Improving Me Time: Photographic Skillz

Basics of Digital Photography on Craftsy

In Friday’s post I passed on some of what I know about knitting and stripes, and committed to passing on multi craft techniques throughout March. I’ve decided I need to participate on the learning side of National Craft Month too, and tasked myself with taking some classes on Craftsy during this relatively deadline-free week. :-> First up: photography.

My Motivation

Years ago I bought a Nikon SLR for a bicycling trip to Ireland, then had to figure out how to use it. I read about exposure, focal length, shutter, depth of field, etc etc and sort of understood what I read. But I didn’t practice, and eventually stopped using the camera. Digital came along, and I picked up a camera again, but really only for documenting vacations.

The need for photos of class projects and product samples is what has really got me interested in photography again. That and the fact that I take a camera with me everywhere in the guise of a phone. I love how my phone’s camera has let me play with composition and share the quirky things I see here in San Francisco on Instagram.  But I want to know more.

The Class: Basics of Digital Photography

When learning, I’m not good at just jumping in or flipping back and forth to what I want to know unless I feel I have a solid foundation. Plus a refresher on the basics felt needed, so I decided to take Rick Allred’s Basics of Digital Photography* class.

Overall, I loved the way the class was organized. The chapters built on each other nicely: light and exposure first, with an explanation of the exposure triangle, with more detail following in lessons on shutter and aperture priorities, ISO settings and exposure compensation. He did a great job explaining why you might shoot in shutter priority mode and choose a fast speed to freeze motion OR a choose a slow speed to create blur and imply motion. Similarly, the aperture priority lesson showed how using a wide aperture (shallow depth of field) blurs a background to draw attention to the subject, and how using a narrow aperture (wider depth of field) keeps several subjects spaced farther apart clearly in focus.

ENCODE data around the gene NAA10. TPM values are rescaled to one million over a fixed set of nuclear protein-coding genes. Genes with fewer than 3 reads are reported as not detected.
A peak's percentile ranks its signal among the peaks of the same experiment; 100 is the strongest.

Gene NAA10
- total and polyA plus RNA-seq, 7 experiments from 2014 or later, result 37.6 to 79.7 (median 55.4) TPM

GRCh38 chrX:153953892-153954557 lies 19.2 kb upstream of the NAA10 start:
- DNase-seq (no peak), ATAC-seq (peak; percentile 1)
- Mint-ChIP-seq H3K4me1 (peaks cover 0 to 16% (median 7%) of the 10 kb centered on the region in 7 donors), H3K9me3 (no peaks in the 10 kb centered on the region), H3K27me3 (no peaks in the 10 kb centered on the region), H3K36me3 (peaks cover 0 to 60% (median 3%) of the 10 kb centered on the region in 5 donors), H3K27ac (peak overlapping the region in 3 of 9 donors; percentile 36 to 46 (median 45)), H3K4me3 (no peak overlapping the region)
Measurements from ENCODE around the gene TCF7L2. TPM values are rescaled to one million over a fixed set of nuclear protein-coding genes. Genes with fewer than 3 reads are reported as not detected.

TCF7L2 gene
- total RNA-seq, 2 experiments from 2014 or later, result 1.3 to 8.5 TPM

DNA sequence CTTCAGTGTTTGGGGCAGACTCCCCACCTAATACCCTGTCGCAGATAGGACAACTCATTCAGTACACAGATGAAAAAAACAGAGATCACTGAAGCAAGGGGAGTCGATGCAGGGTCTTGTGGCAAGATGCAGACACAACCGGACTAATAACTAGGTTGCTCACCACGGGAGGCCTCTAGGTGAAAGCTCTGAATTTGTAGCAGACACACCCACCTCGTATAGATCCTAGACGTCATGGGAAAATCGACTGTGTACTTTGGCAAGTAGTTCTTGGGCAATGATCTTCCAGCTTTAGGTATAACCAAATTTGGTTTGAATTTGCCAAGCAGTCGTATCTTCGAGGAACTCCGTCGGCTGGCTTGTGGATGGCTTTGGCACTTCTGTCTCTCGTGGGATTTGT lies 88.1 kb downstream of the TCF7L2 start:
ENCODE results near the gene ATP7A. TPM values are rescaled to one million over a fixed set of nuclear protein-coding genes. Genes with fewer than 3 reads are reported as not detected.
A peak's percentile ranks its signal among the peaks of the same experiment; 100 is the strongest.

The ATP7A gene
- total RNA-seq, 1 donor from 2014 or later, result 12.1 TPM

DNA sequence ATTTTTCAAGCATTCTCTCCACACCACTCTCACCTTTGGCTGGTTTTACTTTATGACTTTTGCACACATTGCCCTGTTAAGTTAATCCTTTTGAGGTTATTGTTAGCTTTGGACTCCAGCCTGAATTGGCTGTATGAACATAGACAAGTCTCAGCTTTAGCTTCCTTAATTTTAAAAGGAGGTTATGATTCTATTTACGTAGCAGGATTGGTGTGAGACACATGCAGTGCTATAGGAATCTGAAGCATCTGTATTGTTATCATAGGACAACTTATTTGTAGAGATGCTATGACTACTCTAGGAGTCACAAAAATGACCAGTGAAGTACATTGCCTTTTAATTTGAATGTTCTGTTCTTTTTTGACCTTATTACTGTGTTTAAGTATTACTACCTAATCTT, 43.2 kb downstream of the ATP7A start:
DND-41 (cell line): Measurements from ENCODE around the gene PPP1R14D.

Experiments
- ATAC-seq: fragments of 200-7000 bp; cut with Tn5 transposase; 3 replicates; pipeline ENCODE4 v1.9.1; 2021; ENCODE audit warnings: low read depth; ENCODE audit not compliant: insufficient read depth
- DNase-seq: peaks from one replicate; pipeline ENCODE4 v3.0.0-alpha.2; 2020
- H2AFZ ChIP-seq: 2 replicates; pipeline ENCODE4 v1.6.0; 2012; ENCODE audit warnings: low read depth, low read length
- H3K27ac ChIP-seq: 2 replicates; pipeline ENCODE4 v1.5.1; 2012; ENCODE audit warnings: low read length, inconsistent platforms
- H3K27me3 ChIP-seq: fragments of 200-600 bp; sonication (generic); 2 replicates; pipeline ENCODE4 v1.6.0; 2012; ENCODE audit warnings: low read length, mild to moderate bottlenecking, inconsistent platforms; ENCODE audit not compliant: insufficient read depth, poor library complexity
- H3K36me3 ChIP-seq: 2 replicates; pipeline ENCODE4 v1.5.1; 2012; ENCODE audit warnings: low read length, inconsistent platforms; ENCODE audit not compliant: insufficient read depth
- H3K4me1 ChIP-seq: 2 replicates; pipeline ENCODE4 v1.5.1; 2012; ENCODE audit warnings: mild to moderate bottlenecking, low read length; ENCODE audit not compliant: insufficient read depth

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One of my pet peeves is that manuals often tell you how to do something but not why you’d do it, or which settings might be “average” or “standard.” Rick explained the whys and gave some great rules of thumb (eg with respect to capturing motion and shutter speeds: ~1/125 shutter for walking, ~1/250 for running, ~1/500 for horse/car; and to make a waterfall blur, try 1-2″). Having his example photos up on screen, with the effects of settings changes on the same scene side by side, was invaluable. I’ve always wondered why I’d want to use exposure compensation; now I have the images of the pepper ristra plus and minus a stop in my head!

The final lesson brought all the previous ones together as he walked through the entire process: selecting subject and deciding what is interesting about it, then figuring out camera settings to get the image you want. Awesome.